Desert bighorn sheep – Part 2

The obvious feature of the desert bighorn sheep is its big horns.  Rams have the largest horns, which are curled and weigh up to 30 pounds (including the skull, according to Mark Jorgensen, in his book and slideshow, Desert Bighorn Sheep: Wilderness Icon*), and become especially important in dominance rituals* during mating season.

DSC_0259 Resting ram & annular rings)

DSC_0263 Resting ram (2)

The ewes have smaller, spike-like horns that help protect themselves from predators such as coyotes.

DSC_0244 Ram and ewe

DSC_0290 Desert bighorn ewes

Mark writes (page 73) that ewes use their horns to strike other ewes in competition for food and water, and that they also use their horns to expose the fleshy fruit of cactus, which is then picked out by their lips.

DSC_0140 Cactus chewed by bighorn sheep

Agua Caliente Regional Park was once occupied by residents that planted oleander for its durability, flowers, windbreak and privacy features.  Unfortunately, this non-native plant is toxic and one oleander leaf ingested by a bighorn sheep can be deadly (page 116).  Efforts are underway by the State of California to eradicate oleander from Agua Caliente County Park within the Anza-Borrego Desert State Park.  The plants were cut down and chemicals applied to the stumps, but last month we spotted an oleander regrowing at Agua Caliente site #80.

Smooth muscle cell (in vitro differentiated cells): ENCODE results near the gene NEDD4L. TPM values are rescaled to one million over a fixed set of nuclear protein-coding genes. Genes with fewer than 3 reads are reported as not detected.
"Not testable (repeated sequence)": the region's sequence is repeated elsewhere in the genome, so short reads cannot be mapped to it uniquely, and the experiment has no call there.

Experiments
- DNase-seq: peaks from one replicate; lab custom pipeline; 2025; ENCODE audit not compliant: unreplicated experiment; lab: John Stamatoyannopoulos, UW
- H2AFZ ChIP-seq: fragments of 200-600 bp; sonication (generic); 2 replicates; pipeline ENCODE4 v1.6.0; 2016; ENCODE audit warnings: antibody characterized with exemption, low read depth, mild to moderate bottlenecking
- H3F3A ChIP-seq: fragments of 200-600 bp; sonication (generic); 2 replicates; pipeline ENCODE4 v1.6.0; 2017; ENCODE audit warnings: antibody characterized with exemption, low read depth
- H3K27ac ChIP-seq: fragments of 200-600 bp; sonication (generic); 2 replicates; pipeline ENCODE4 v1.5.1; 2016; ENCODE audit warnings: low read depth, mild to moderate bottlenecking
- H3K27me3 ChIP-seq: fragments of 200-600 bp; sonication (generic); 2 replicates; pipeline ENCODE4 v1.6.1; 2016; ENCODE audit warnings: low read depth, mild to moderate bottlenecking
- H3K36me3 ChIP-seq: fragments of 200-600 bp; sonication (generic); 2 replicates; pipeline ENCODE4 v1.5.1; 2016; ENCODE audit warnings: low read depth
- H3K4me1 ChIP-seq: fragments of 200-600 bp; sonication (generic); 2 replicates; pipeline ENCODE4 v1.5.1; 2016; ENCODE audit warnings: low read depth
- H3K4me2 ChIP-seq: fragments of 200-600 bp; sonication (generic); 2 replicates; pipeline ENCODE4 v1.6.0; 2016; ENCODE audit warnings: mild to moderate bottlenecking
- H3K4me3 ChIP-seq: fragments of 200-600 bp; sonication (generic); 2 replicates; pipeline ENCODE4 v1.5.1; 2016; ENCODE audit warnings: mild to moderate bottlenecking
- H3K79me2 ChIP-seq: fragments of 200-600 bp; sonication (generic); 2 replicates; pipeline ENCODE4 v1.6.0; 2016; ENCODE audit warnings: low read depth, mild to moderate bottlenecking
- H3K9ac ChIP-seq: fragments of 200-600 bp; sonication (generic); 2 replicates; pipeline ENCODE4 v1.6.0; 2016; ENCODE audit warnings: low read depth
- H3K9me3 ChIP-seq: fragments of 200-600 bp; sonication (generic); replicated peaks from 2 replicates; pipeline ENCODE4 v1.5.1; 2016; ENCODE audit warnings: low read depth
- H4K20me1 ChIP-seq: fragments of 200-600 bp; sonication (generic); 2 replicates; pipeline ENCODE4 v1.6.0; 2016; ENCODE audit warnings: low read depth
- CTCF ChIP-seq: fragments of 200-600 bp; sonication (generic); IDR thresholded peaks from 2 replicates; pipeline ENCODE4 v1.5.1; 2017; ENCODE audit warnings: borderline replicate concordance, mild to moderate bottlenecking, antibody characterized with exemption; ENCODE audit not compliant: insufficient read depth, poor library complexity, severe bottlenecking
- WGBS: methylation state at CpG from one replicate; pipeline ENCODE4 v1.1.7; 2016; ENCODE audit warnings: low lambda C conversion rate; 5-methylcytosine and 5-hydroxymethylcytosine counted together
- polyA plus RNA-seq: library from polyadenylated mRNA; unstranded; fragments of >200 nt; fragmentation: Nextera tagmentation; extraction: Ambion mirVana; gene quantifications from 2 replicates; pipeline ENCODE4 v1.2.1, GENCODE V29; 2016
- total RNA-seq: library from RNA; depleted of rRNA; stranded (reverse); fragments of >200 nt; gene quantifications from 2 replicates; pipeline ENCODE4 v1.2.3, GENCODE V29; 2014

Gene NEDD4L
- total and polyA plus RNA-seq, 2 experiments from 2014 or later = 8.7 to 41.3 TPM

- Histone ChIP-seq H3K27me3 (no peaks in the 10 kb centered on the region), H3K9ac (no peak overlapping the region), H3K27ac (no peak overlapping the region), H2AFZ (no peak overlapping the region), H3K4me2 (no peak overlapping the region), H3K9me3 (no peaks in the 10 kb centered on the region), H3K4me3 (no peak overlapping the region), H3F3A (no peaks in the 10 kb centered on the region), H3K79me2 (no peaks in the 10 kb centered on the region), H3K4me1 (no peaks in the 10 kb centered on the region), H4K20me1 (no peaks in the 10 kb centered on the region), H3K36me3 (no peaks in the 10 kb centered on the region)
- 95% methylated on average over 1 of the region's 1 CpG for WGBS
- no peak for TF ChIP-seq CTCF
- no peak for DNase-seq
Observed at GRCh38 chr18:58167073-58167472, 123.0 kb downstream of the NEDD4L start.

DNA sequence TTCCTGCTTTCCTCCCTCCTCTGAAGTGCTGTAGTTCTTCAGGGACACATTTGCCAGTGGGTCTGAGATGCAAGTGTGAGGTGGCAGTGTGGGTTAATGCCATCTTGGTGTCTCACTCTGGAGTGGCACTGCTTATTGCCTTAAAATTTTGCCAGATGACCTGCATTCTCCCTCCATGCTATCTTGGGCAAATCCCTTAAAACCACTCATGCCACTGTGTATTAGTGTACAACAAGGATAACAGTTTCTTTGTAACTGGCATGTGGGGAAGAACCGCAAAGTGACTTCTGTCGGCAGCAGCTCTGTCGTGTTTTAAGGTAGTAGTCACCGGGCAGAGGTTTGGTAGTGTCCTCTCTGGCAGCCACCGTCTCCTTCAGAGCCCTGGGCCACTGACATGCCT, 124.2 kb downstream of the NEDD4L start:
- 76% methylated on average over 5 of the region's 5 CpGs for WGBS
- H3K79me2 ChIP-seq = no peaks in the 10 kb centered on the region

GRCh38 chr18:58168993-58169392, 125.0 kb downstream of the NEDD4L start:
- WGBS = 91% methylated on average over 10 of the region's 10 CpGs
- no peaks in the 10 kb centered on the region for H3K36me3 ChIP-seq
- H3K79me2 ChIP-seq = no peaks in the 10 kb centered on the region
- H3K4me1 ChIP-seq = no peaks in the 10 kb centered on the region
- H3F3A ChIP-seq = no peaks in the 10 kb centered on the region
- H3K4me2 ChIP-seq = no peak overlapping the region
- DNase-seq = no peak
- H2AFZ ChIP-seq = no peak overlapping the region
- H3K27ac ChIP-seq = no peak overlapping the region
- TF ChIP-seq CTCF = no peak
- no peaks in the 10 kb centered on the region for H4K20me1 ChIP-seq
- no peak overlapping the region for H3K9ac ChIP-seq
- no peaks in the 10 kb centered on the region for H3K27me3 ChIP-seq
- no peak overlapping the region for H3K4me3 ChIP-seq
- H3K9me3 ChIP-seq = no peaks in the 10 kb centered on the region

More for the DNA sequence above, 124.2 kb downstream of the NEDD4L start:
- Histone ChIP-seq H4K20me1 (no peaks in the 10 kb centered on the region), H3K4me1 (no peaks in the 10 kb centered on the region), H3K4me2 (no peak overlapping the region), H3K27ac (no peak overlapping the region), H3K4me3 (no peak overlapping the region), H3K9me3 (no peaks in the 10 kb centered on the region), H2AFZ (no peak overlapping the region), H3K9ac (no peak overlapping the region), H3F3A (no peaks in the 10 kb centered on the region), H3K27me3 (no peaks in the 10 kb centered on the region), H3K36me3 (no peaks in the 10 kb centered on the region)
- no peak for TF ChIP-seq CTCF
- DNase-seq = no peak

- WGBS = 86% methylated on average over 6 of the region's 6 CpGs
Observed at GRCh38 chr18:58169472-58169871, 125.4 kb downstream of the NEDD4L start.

DSC_0068 Oleander poisonous to bighhorn sheep

Peninsular bighorn sheep were listed as an endangered species in 1998 and the California Department of Fish and Wildlife now monitors their recovery* by briefly capturing, testing, counting, radio-collaring and tagging sheep.

DSC_0301 Desert bighorn sheep close-up

While the sheep socialized, I imagined them “talking” to each other, but according to Mark, the lip curl (seen below) is actually the ram’s testing of the hormonal levels and receptivity of the ewe (page 77).

DSC_0303 Bighorn sheep lip curl

DSC_0302 Large horns on rams

Not only did the sheep appear contented, I was definitely contented and feelin’ groovy* with our special time together and am looking forward to the next meeting when our camping season in the desert resumes next fall.

DSC_0284 Contented ram

*This is a link to a YouTube video.

Desert dreams of rain and flowers

I woke up from my dreams to grab my Nikon camera to catch the sun before it bore down on the Airstream Safari trailer, flowers, and bighorn sheep, as a heat wave broke over the San Diego area.

DSC_0307 Heat before sunrise

It was already warm even before the sun pierced the horizon of the Anza-Borrego Desert.

DSC_0321 Burning desert sunrise

Ocotillo leaves and flowers were shriveling up while back at camp, the trailer was making a valiant effort to keep cool by flying its sails and having all windows and vents open and numerous fans running. (See “Desert heat“)

DSC_0149 Airstream sails flying

By early morning an important decision was made to close up the Safari and turn on the air conditioning for our and our corgis’ safety and comfort.  Dogs can get hyperthermia easily as we found out when our corgi Tasha vomited several times late one afternoon, but quickly recovered the next day (See signs of heat exhaustion).